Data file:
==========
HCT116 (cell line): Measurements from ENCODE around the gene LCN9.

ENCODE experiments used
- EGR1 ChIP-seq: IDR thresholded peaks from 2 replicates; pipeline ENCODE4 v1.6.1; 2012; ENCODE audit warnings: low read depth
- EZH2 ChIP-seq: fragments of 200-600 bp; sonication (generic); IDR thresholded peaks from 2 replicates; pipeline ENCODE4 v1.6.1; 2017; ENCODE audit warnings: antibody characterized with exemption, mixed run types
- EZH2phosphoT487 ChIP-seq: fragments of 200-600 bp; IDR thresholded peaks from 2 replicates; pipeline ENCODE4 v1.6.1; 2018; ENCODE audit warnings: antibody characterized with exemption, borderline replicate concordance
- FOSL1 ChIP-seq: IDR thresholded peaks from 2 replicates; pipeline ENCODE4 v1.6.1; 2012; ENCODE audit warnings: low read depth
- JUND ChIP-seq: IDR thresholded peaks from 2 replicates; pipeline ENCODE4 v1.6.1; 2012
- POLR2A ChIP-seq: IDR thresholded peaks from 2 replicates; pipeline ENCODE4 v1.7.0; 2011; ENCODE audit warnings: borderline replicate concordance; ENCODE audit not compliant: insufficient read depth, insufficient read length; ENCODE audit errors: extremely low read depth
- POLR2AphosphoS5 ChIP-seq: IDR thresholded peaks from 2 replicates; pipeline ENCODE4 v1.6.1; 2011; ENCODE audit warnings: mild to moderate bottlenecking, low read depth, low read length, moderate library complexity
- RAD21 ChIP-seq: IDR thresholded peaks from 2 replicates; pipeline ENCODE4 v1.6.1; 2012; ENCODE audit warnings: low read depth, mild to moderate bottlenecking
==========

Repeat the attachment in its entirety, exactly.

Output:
HCT116 (cell line): Measurements from ENCODE around the gene LCN9.

ENCODE experiments used
- EGR1 ChIP-seq: IDR thresholded peaks from 2 replicates; pipeline ENCODE4 v1.6.1; 2012; ENCODE audit warnings: low read depth
- EZH2 ChIP-seq: fragments of 200-600 bp; sonication (generic); IDR thresholded peaks from 2 replicates; pipeline ENCODE4 v1.6.1; 2017; ENCODE audit warnings: antibody characterized with exemption, mixed run types
- EZH2phosphoT487 ChIP-seq: fragments of 200-600 bp; IDR thresholded peaks from 2 replicates; pipeline ENCODE4 v1.6.1; 2018; ENCODE audit warnings: antibody characterized with exemption, borderline replicate concordance
- FOSL1 ChIP-seq: IDR thresholded peaks from 2 replicates; pipeline ENCODE4 v1.6.1; 2012; ENCODE audit warnings: low read depth
- JUND ChIP-seq: IDR thresholded peaks from 2 replicates; pipeline ENCODE4 v1.6.1; 2012
- POLR2A ChIP-seq: IDR thresholded peaks from 2 replicates; pipeline ENCODE4 v1.7.0; 2011; ENCODE audit warnings: borderline replicate concordance; ENCODE audit not compliant: insufficient read depth, insufficient read length; ENCODE audit errors: extremely low read depth
- POLR2AphosphoS5 ChIP-seq: IDR thresholded peaks from 2 replicates; pipeline ENCODE4 v1.6.1; 2011; ENCODE audit warnings: mild to moderate bottlenecking, low read depth, low read length, moderate library complexity
- RAD21 ChIP-seq: IDR thresholded peaks from 2 replicates; pipeline ENCODE4 v1.6.1; 2012; ENCODE audit warnings: low read depth, mild to moderate bottlenecking